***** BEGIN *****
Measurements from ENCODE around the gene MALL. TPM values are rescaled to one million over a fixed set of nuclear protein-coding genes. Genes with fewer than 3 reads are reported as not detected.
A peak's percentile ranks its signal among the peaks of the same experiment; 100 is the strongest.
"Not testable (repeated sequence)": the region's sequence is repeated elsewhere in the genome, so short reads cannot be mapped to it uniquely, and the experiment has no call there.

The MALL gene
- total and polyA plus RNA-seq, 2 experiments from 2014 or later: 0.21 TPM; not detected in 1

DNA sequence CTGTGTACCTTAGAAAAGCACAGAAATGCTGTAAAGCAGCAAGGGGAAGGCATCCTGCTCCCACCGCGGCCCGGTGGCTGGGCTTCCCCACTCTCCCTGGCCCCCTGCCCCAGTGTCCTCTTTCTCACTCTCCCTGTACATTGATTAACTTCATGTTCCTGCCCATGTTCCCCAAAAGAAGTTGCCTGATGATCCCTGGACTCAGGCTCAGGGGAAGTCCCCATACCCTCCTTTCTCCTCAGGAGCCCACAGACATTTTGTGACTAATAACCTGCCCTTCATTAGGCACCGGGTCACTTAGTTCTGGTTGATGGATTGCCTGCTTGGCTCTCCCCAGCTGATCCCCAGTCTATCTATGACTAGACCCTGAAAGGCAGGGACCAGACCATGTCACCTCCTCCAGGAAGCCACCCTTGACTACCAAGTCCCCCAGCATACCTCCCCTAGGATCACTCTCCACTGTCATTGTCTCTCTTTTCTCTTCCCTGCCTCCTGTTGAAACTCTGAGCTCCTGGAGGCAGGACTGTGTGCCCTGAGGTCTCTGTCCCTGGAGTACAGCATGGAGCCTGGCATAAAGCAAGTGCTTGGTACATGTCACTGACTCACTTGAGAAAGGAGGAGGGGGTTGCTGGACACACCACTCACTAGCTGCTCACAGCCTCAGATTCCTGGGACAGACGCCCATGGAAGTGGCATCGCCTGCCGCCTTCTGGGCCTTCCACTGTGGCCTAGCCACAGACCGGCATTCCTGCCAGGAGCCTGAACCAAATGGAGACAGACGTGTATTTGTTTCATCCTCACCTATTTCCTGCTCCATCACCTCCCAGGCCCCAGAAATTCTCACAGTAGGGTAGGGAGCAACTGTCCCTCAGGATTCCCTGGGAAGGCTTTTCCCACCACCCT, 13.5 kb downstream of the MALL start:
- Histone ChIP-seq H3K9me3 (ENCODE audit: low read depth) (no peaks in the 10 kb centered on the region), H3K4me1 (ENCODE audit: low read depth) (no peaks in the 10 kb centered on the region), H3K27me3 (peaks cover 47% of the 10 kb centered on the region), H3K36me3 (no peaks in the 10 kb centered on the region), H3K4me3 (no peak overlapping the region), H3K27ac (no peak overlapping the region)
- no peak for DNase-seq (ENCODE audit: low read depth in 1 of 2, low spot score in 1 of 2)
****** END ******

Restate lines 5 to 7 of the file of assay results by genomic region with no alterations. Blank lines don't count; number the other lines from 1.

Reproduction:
- total and polyA plus RNA-seq, 2 experiments from 2014 or later: 0.21 TPM; not detected in 1

DNA sequence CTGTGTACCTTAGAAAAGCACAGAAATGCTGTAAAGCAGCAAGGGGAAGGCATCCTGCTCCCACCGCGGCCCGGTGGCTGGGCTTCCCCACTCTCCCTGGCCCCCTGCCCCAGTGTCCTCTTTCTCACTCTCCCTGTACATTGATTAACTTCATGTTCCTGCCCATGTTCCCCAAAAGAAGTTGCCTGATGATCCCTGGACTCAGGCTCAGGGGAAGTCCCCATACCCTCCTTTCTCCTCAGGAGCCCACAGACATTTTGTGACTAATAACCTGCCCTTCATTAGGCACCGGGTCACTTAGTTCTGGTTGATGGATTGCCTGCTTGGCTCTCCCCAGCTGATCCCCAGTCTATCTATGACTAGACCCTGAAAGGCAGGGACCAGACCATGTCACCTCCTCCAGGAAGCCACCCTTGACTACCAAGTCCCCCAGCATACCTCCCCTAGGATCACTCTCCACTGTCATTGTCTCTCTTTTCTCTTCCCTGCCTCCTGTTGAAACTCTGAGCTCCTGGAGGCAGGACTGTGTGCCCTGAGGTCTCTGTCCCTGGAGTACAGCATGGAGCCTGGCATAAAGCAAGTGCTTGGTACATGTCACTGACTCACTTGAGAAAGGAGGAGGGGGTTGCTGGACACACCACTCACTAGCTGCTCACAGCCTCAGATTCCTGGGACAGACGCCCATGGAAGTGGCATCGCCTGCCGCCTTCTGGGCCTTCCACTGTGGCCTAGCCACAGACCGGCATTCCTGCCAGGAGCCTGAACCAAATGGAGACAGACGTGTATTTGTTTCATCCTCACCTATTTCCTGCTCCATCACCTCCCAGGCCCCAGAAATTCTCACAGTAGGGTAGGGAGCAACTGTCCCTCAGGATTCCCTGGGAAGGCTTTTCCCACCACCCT, 13.5 kb downstream of the MALL start:
- Histone ChIP-seq H3K9me3 (ENCODE audit: low read depth) (no peaks in the 10 kb centered on the region), H3K4me1 (ENCODE audit: low read depth) (no peaks in the 10 kb centered on the region), H3K27me3 (peaks cover 47% of the 10 kb centered on the region), H3K36me3 (no peaks in the 10 kb centered on the region), H3K4me3 (no peak overlapping the region), H3K27ac (no peak overlapping the region)